A bill to overhaul the Higher Education Act introduced by House Republicans on Friday contains significant changes to how high school students could apply for federal aid for college, the U.S. Department of Education’s role overseeing teacher preparation, and the information about colleges provided by the federal government to prospective students and their families.
The Promoting Real Opportunity, Success, and Prosperity through Education Reform (PROSPER) Act was introduced by Rep. Virginia Foxx, R-N.C., the chairwoman of the House education committee, and Rep. Brett Guthrie, R-Ky., the chairman of subcommittee for higher education.
We covered key elements of the GOP push to reauthorize the Higher Education Act earlier this year. Here are a few key provisions of the new bill that impact K-12 students:
The bill aims to simplify the Free Application for Federal Student Aid (FAFSA) by aligning it with separate information about families’ taxes. It would also allow students to complete the FAFSA using a mobile app, and require the form and the app to be “consumer-tested so it is clear and easy to use,” according to a bill summary. The length and complexity of the FAFSA have long been a subject of criticism from congressional Republicans, particularly Sen. Lamar Alexander, R-Tenn., the chairman of the Senate education committee.
Secretary of Education Betsy DeVos discussed simplification of the FAFSA earlier this week. The legislation would also require “enhanced” college counseling for all students receiving federal financial aids, including those getting Pell Grants.
Foxx and Guthrie’s bill would also create a College Dashboard—a replacement for the current College Scorecard—that would provide average debt statistics from each college and university to prospective students. It would also link an institution’s College Dashboard page to each college or university that a prospective student lists on his or her FAFSA.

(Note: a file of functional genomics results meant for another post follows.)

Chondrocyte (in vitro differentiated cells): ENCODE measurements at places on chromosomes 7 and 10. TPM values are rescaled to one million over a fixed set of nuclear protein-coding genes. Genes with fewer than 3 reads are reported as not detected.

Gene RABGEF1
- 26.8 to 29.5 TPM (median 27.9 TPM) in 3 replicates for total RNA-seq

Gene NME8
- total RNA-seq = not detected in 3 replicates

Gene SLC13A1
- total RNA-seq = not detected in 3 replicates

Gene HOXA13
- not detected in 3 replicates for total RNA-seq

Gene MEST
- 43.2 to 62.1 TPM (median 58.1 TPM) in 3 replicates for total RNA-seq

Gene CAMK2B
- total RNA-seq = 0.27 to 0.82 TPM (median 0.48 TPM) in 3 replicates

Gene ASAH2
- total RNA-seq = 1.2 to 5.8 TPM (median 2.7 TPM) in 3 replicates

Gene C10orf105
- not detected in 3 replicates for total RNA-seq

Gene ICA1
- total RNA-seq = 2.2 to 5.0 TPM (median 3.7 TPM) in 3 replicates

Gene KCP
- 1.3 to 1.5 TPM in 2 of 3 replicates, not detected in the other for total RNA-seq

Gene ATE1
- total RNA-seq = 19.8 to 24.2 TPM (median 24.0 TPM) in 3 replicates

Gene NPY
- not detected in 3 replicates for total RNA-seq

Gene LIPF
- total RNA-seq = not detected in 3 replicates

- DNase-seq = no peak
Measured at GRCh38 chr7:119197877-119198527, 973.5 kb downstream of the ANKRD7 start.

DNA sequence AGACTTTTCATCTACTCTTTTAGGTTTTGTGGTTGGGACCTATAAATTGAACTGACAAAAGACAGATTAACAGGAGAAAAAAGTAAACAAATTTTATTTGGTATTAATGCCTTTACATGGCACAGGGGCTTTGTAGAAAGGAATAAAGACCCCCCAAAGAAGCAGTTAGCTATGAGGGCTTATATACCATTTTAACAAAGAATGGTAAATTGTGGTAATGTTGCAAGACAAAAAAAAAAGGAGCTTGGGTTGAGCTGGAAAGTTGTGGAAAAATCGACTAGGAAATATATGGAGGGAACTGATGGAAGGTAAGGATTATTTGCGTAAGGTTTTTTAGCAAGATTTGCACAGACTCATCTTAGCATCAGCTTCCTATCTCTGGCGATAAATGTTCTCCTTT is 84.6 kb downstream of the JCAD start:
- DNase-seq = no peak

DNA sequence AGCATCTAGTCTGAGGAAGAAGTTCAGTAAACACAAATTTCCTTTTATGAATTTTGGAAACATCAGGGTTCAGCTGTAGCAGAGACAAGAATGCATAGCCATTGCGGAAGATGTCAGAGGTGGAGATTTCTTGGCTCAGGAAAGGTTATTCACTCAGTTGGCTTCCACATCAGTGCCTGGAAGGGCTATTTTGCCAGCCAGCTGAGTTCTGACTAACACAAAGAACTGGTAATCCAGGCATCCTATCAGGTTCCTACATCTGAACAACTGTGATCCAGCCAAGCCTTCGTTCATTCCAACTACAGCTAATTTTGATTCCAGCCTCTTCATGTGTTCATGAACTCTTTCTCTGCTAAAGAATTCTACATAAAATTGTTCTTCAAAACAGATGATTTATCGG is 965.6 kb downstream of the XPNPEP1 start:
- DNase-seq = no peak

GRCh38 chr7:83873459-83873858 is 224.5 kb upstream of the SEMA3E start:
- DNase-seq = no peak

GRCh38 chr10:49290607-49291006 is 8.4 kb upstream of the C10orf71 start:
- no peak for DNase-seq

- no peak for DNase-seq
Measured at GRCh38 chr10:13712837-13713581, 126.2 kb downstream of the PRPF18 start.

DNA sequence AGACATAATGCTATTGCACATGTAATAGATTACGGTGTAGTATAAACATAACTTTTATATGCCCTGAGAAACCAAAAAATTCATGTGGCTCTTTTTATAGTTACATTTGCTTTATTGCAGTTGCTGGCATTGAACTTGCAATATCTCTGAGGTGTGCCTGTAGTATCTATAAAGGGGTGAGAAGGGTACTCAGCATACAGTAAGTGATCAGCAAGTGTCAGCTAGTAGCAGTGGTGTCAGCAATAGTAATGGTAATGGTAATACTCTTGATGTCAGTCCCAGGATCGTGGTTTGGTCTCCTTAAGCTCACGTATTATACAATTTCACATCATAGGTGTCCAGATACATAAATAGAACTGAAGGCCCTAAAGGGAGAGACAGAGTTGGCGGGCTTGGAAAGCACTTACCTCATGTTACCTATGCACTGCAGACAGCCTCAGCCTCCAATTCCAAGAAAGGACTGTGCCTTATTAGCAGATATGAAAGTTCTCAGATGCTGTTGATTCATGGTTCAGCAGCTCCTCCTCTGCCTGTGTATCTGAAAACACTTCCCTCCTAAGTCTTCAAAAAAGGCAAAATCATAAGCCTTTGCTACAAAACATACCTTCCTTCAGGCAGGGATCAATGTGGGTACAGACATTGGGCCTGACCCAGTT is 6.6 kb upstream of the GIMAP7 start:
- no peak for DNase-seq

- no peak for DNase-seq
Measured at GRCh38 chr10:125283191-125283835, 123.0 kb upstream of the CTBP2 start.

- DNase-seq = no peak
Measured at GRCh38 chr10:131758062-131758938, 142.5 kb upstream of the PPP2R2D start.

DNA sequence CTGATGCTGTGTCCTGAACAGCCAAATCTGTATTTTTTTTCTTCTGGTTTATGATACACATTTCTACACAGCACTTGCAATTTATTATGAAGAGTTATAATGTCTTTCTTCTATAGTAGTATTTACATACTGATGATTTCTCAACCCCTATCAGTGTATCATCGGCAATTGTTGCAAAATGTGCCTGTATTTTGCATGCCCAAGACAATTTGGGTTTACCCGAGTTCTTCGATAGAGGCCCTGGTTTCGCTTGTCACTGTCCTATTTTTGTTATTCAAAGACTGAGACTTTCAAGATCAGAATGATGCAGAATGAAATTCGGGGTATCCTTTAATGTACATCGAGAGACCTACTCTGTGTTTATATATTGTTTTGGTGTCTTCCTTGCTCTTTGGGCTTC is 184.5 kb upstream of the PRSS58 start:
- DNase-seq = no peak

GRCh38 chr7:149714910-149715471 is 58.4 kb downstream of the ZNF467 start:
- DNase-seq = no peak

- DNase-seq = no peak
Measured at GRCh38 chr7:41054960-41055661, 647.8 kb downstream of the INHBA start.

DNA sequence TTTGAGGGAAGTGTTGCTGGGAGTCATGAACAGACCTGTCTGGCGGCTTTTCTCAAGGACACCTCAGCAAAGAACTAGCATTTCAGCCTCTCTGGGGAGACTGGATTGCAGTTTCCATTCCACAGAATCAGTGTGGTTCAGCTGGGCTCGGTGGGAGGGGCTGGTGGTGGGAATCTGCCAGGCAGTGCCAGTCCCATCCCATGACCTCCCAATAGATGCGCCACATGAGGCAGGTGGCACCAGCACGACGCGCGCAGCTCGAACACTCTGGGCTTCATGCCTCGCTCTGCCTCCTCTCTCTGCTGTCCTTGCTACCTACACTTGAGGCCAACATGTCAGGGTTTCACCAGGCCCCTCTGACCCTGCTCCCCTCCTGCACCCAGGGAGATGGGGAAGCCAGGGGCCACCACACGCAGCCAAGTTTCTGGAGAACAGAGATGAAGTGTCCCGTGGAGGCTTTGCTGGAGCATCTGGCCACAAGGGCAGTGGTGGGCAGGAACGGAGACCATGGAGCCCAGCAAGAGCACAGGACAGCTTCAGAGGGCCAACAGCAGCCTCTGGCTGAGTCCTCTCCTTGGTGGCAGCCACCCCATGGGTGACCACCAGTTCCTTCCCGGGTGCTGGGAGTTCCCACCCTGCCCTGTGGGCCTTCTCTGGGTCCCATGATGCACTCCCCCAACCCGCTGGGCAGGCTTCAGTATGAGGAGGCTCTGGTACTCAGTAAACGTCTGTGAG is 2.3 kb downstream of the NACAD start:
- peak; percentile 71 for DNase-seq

However, the bill does not appear to establish a student-unit record that tracks various information about individual students in higher education. Foxx has long been skeptical of creating such records, although some advocates say they’d provide a step forward for expanded higher education data.
The PROSPER Act would end Title II of the current higher education law that deals with teacher preparation. Technically, that means the current requirement in Title II that states hold teacher-prep programs accountable would end. However, that wouldn’t necessarily be the end of accountability for those programs. Separate from the federal requirements, all states review their teaching programs, but a 2014 Education Week investigation found that those processes are lax.
The change would also mean educator-preparation programs would no longer have to submit data to the federal government, and the U.S. Department of Education would no longer be required to collect and report that data.
The Teacher Quality Partnership grants would also lose their authorization if Title II in the current law is repealed. Those grants, which are designed to improve teacher-prep programs, currently get $41.3 million in the federal budget.
The legislation would reauthorize the Pell Grant program through 2024, and would also make an increased variety of institutions eligible for forms of financial aid. However, it also would create “reasonable annual and aggregate limits” on various types of college borrowing. Those limits aren’t specified in the bill fact sheet and summary, however.
Students receiving Pell Grants who complete at least 15 credit hours in a semester would get a $300 Pell “bonus.” And new grants would be created to fund apprenticeship programs.
“A hard truth that students, families, and institutions must face is that the promise of a postsecondary education is broken. We need a higher education system that is designed to meet the needs of today’s students and has the flexibility to innovate for tomorrow’s workforce opportunities,” Foxx and Guthrie said in a joint statement Friday.
However, the American Association of State Colleges and Universities criticized the plan, saying in a statement that, “The proposed legislation represents a step backwards on access and quality because it eliminates important student benefits and undermines accountability.”
Reauthorizing the Higher Education Act has been a top priority for Alexander and Foxx since the start of this year. However, getting the bill over the finish line will be no easy task. Democrats launched their own higher education initiative this summer that includes several legislative proposals, although their priorities could be largely excluded from an HEA rewrite. The federal higher education law was last reauthorized in 2008.
Read a PROSPER Act summary, from the House education committee.
Official photo of Rep. Virginia Foxx, R-N.C.